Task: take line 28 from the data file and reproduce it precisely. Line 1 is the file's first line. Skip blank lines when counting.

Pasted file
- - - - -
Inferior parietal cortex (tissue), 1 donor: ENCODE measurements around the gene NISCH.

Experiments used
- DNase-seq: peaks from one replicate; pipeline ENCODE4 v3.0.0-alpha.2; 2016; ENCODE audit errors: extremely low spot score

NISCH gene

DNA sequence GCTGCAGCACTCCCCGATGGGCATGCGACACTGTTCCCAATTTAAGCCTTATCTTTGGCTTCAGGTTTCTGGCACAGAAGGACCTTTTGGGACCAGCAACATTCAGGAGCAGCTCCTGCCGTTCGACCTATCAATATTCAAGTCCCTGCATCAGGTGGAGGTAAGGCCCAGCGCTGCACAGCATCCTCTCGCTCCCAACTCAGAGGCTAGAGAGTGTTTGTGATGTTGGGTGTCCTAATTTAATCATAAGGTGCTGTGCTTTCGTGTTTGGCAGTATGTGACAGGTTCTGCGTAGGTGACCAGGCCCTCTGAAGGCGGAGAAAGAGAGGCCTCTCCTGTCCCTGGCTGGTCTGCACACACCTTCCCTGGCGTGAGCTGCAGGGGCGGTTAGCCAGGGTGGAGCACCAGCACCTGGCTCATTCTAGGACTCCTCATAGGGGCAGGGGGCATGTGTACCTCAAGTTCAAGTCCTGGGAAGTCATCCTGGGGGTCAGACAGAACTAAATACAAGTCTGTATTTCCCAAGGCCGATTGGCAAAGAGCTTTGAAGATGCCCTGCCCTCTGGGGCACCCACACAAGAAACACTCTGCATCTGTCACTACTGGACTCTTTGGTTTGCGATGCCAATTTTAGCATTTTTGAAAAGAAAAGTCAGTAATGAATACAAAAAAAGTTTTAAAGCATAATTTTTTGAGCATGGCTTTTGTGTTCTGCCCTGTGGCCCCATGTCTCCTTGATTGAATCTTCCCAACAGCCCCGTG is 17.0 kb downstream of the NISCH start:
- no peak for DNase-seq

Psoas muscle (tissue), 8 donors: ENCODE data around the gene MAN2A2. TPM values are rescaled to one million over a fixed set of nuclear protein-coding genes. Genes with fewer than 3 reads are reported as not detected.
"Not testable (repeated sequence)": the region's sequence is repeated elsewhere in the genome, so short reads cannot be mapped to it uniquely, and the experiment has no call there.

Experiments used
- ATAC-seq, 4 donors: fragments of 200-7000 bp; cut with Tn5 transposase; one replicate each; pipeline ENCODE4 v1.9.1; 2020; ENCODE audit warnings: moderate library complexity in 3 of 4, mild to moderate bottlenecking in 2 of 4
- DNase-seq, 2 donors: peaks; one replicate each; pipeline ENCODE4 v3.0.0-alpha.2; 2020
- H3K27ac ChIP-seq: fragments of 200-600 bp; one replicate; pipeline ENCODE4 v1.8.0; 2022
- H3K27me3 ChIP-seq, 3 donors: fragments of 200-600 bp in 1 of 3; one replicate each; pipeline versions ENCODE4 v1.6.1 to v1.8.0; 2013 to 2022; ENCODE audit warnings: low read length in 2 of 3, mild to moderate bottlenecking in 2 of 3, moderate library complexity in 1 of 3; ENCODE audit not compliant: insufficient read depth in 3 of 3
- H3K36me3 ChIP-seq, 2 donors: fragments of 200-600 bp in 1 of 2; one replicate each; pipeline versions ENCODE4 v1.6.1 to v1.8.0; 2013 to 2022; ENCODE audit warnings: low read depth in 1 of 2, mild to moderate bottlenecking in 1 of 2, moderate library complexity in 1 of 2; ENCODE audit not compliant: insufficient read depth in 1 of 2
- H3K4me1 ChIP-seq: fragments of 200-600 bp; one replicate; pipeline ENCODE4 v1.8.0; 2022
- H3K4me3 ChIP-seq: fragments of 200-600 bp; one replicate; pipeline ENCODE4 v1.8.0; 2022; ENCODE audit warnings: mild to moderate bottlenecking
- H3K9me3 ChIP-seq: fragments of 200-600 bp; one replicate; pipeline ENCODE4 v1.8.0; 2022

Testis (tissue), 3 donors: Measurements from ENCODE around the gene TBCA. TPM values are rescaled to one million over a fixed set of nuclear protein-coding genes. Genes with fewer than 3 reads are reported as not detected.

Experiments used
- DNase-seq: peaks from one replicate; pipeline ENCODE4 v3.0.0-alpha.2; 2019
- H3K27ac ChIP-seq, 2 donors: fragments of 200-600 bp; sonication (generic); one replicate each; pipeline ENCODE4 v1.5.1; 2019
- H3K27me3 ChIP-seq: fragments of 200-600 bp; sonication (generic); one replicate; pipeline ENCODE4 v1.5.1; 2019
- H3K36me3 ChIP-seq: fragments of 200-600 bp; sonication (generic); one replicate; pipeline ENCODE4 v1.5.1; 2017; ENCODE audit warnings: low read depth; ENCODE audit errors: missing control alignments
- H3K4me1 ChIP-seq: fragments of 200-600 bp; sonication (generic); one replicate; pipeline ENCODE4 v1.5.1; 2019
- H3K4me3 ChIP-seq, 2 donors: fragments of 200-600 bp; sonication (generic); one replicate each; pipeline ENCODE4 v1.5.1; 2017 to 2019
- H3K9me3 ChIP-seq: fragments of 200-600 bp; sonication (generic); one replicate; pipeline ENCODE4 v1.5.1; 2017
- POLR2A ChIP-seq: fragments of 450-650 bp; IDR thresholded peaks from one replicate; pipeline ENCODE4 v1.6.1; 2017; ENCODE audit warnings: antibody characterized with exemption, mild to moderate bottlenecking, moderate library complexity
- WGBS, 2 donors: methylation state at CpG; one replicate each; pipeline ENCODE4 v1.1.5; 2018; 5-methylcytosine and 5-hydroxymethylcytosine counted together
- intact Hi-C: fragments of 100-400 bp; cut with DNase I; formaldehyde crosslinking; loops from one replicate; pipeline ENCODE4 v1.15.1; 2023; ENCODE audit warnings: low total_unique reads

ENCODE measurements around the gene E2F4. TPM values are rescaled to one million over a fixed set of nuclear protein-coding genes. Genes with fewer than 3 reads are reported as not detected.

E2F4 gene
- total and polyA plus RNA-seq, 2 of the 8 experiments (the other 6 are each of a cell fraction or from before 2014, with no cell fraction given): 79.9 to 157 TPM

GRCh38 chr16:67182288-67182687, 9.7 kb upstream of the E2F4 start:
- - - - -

- WGBS, 2 donors: methylation state at CpG; one replicate each; pipeline ENCODE4 v1.1.5; 2018; 5-methylcytosine and 5-hydroxymethylcytosine counted together